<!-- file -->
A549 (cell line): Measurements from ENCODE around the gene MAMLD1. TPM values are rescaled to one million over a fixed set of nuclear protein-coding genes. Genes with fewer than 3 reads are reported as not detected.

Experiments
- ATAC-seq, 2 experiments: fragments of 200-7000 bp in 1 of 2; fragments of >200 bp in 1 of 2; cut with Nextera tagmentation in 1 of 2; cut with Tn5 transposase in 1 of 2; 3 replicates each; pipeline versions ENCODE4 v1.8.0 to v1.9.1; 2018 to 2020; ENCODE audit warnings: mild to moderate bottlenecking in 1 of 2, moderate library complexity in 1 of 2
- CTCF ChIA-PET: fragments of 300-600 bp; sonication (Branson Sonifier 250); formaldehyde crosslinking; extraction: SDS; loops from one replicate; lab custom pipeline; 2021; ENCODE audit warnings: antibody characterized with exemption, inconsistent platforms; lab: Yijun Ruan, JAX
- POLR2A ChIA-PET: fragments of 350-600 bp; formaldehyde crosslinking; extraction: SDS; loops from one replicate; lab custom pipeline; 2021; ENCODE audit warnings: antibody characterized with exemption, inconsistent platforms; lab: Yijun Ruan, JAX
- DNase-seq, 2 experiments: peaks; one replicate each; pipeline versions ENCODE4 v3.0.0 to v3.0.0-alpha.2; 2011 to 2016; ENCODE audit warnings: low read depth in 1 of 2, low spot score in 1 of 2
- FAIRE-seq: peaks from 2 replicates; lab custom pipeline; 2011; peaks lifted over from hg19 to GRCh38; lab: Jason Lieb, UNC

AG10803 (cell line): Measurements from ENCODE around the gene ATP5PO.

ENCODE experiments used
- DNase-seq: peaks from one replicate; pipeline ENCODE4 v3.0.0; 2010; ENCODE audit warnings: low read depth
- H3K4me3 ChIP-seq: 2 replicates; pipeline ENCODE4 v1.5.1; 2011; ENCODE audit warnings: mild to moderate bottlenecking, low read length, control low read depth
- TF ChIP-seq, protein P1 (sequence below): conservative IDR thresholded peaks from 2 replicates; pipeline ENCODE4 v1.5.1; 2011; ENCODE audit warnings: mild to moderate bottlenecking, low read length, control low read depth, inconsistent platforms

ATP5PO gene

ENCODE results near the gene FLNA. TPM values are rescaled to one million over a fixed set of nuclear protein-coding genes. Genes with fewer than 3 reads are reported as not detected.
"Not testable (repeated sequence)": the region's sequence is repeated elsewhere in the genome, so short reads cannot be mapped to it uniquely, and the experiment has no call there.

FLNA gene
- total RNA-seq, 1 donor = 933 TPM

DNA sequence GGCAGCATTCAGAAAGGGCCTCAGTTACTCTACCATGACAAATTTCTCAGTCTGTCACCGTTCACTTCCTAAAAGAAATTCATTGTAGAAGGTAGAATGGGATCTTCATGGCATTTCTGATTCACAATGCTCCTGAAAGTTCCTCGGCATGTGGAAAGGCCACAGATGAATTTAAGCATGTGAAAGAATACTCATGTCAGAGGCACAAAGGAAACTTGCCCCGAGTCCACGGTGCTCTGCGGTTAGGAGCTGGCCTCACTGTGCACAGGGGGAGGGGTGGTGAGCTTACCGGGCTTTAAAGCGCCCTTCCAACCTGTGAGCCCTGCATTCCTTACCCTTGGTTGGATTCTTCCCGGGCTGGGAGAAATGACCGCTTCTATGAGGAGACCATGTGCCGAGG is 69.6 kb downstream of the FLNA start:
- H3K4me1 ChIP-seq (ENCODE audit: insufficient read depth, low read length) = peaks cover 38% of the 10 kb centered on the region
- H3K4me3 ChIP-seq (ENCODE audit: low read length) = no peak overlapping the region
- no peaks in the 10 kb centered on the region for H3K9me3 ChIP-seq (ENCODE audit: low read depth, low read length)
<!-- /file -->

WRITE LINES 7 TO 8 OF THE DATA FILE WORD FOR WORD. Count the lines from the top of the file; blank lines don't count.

- FAIRE-seq: peaks from 2 replicates; lab custom pipeline; 2011; peaks lifted over from hg19 to GRCh38; lab: Jason Lieb, UNC

AG10803 (cell line): Measurements from ENCODE around the gene ATP5PO.